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SBC looks to grow beyond its roots in Queen City

Tap and tasting rooms in the works for Rogersville and Willard

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After more than a quarter century in existence, Springfield Brewing Co. is stretching its footprint outside the Queen City for the first time.

Along with its sister company, Ty Iechyd Da Distillery, SBC is planning a pair of tap and tasting rooms in Rogersville and Willard. Dubbed 125 Tap & Tasting Room, the Rogersville facility will be located at 1846 S. State Highway 125, near Pyramid Foods’ headquarters. The Rogersville venture is designed to appeal to residents of that city, Strafford and east Springfield, according to SBC officials.

SBC, founded in 1997 and located in downtown Springfield, announced the Rogersville tap and tasting room in June, a month after revealing a similar plan for a facility in Willard.

Both locations were part of a concerted effort to expand beyond Springfield city limits, said Brian Allen, director of brewery and distillery operations for SBC and Ty Iechyd Da. Internal conversations began around a year ago, he said.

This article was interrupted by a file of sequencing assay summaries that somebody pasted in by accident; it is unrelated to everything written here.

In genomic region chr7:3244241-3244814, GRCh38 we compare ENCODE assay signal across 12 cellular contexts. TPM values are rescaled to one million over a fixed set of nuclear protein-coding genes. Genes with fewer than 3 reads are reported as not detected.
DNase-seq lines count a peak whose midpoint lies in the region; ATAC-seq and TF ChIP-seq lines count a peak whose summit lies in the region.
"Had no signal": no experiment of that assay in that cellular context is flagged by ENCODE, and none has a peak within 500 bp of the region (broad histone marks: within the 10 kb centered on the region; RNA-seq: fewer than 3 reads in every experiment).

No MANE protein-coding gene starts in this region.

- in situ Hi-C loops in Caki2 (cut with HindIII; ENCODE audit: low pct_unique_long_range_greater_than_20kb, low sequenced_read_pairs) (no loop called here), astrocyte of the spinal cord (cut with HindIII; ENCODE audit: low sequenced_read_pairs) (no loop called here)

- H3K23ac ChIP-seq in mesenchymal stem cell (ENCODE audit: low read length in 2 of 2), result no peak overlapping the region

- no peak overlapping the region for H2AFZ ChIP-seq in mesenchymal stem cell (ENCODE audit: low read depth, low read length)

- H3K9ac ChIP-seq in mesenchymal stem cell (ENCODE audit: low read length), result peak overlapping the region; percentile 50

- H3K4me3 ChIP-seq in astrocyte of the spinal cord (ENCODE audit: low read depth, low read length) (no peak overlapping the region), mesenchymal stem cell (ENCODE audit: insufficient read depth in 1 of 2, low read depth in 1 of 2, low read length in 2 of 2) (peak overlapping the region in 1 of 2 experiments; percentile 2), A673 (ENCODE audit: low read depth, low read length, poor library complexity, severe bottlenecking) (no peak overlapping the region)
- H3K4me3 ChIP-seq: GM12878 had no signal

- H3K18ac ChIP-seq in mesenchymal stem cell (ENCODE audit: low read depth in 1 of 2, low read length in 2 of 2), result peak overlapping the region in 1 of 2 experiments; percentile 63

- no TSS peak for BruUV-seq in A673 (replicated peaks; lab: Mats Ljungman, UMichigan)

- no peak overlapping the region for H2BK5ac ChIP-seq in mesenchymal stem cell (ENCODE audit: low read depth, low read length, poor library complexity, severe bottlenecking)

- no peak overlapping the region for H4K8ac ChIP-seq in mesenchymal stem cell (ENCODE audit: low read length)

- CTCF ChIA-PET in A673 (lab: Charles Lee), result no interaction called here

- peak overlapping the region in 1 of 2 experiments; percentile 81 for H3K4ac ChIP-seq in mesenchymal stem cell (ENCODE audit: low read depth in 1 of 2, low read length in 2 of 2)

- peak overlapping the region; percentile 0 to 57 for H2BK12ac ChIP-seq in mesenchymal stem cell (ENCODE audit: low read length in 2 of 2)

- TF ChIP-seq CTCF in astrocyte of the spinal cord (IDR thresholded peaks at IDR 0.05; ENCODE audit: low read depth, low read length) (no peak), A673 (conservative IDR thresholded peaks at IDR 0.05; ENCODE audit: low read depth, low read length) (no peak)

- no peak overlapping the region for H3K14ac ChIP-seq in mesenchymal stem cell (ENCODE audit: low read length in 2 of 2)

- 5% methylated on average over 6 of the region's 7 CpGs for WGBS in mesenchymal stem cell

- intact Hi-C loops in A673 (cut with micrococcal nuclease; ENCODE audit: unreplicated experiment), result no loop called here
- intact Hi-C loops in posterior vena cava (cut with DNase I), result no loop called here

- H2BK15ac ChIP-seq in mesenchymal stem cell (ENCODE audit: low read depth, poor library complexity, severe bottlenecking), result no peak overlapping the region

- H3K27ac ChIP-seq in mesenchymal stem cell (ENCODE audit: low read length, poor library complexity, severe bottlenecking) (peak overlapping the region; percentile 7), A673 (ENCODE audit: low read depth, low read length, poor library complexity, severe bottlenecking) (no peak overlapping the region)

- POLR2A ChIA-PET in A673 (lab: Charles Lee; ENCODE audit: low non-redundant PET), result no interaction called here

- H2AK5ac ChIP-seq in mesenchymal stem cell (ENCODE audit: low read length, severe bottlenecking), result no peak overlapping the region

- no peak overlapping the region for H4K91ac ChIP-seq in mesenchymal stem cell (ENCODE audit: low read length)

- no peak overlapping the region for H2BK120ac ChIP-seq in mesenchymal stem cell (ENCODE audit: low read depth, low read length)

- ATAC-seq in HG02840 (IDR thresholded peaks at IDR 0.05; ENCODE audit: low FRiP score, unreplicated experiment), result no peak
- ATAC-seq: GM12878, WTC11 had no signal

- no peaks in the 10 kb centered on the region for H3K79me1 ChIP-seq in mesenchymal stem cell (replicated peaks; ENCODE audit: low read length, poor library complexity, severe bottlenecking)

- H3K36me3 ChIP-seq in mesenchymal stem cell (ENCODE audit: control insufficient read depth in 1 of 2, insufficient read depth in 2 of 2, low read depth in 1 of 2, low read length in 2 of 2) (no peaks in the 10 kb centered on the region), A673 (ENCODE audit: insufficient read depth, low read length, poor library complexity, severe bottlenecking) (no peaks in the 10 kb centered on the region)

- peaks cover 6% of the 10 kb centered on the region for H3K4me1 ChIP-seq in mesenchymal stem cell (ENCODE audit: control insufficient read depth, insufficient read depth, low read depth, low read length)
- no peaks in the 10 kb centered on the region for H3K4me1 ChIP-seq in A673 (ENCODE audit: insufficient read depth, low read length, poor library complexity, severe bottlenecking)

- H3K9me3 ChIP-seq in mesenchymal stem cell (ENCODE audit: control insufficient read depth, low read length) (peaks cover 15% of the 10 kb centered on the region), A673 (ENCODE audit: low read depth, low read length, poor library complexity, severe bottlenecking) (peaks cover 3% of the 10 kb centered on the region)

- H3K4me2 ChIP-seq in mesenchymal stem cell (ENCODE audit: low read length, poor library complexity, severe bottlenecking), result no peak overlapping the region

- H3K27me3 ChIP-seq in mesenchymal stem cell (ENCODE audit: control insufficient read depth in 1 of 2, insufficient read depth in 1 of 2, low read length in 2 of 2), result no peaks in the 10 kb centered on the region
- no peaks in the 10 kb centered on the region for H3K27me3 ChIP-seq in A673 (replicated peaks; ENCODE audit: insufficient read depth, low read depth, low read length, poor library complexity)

“We were looking for opportunities,” Allen said, adding the search involved finding existing buildings that combined a good location and allowed for brewing and distilling options.

The company is leasing its Willard location for undisclosed terms from Ozark Greenways Inc. to occupy a 5,420-square-foot building the nonprofit owns next to the Frisco Highline Trail. SBC beers will be on tap at the facility, as will spirits from Ty Iechyd Da, pronounced “Tea-Yah-Key-Da.”

While no food currently is expected to be prepared on-site, customers will be welcome to bring in outside fare. Allen said occasional options from food trucks also might be included in the plans.

“It just sort of crystallized for us at the time that this would be a good opportunity for us to do some things on the beer side that we’re not necessarily able to do downtown. The building was a good space for that,” he said of the Willard venture. “The location right on the trail would make a good destination spot or public venue for people to have a slightly different experience than they have downtown.”

Officials declined to disclose estimated project costs for the Willard and Rogersville ventures. The Rogersville facility, which will fill space formerly occupied by the shuttered Bub’s Distillery, is expected to open in the fall, pending completion of renovations and permit approvals, Allen said.